By the time you read this, Oak Park’s village board will have likely chosen a search firm to help find the next village manager. That search process could be a reality series on Wonk TV. Likely it won’t be a special, though, on VOP TV, which is the village’s cable channel for board meetings, event placards and the excellent video stylings of Joe Kreml, the village’s videographer.

That’s because, while we are about to make the plea again, it seems unlikely that the village board will deign to open the interview process for village manager finalists to the public. Search firms don’t like open processes because they say the potential candidates, who are all city managers somewhere already, don’t like an open process. The city managers say they don’t like the open process because they don’t want to tell their bosses back home they’re looking for work until they can hand in their notice.

We get it. It’s like what happens most often in the private sector. An employee with perfect teeth has a series of dentist appointments on a series of afternoons that result in a job offer and an awkward conversation in the boss’ office.

That though would be the private sector. This is the public sector. Our village. Our tax dollars. Our right to some actual transparency. Our chance to get a sense of the village board’s job priorities. Our chance to see a range of candidates who will have major impact on our village. The board’s chance to see how a candidate will respond on a public stage in a town filled with public stages.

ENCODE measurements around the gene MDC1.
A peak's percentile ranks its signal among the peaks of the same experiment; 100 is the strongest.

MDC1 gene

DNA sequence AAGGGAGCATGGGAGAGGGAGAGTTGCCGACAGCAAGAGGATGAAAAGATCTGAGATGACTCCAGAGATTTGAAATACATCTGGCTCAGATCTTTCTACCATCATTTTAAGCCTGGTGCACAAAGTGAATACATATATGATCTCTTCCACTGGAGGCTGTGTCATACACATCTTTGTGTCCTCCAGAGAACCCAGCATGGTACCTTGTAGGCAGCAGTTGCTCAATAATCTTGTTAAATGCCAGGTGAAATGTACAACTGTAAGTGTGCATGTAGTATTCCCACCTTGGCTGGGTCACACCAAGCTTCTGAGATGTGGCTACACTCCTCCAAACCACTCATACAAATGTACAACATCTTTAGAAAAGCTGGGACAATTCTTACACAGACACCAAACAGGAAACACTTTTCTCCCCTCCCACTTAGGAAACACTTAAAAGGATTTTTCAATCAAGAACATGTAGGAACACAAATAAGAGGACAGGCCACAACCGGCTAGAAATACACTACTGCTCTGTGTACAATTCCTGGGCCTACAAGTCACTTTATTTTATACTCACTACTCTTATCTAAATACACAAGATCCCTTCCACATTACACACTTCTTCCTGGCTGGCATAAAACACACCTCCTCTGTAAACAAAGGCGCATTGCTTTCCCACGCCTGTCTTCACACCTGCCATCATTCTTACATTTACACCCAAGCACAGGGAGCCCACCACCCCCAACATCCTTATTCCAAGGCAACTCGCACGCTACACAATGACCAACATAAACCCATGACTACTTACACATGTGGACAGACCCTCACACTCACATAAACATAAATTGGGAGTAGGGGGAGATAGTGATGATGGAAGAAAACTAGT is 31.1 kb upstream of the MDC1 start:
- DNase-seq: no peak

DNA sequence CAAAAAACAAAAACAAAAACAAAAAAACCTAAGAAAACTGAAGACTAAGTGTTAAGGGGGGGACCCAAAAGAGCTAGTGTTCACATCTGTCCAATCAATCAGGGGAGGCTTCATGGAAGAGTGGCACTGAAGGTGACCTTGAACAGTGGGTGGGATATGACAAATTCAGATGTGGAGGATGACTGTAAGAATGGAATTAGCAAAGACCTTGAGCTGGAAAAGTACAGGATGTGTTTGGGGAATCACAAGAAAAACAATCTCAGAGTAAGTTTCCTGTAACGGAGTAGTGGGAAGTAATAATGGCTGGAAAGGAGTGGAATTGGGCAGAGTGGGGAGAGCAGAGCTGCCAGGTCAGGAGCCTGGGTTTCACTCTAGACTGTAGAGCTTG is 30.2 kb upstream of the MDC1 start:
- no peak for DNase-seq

There wasn’t much transparency in the departure of the previous village manager, Tom Barwin. Poof. He gone, as Hawk Harrelson might say. This is a chance for this village board to prove finally that their belief in open government is genuine.

Seems to us there is a very small pool of potential candidates for the Oak Park job. There are only so many towns with the manager-council form of government. We are going to hire a credentialed person, likely a member of the International City Management Association. For a village as large and complex as Oak Park, it is near certain that we will hire a person who is currently a manager, not an assistant or a public works chief. The candidates are largely known.

Like baseball managers, village managers work the circuit. They come. They work. Eventually they leave or are made to disappear. No one is shocked at the cycle. So let’s be open about it. Let Oak Park, the bastion of open government, be on the leading edge of forcing the process open.

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